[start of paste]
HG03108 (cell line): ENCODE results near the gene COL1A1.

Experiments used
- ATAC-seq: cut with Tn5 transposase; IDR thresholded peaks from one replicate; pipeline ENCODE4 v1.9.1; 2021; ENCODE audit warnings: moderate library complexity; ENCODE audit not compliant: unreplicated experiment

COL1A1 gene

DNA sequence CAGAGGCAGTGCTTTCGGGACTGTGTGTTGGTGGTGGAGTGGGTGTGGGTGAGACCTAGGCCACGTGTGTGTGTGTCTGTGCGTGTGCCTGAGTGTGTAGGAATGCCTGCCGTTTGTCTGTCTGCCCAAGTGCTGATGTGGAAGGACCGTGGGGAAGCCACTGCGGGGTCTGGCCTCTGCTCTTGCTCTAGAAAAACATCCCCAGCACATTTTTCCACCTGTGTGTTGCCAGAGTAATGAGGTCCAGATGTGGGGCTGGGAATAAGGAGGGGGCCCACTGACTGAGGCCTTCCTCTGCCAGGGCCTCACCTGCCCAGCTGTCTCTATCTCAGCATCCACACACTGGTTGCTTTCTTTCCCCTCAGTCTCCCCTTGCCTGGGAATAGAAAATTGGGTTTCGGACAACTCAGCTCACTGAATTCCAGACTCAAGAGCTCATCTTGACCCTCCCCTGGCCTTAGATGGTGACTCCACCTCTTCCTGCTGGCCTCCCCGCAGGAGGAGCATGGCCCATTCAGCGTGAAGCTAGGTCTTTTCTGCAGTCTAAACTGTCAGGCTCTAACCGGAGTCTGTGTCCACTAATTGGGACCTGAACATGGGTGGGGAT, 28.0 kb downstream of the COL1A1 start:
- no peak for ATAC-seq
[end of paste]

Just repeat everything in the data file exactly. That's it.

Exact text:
HG03108 (cell line): ENCODE results near the gene COL1A1.

Experiments used
- ATAC-seq: cut with Tn5 transposase; IDR thresholded peaks from one replicate; pipeline ENCODE4 v1.9.1; 2021; ENCODE audit warnings: moderate library complexity; ENCODE audit not compliant: unreplicated experiment

COL1A1 gene

DNA sequence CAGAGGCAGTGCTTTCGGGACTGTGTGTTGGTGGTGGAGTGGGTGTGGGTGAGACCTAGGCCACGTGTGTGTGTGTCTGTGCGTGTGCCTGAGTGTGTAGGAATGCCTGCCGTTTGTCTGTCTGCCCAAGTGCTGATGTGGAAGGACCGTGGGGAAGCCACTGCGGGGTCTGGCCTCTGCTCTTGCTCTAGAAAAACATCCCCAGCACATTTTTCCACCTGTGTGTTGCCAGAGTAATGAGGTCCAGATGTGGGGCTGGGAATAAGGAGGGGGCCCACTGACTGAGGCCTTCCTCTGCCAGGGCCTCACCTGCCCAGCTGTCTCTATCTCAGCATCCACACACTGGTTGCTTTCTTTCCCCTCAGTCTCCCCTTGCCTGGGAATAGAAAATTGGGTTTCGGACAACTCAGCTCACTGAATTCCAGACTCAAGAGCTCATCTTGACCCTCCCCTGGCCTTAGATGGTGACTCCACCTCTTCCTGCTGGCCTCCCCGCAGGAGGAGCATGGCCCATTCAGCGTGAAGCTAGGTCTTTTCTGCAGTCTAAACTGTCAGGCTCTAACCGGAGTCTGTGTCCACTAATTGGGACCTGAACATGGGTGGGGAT, 28.0 kb downstream of the COL1A1 start:
- no peak for ATAC-seq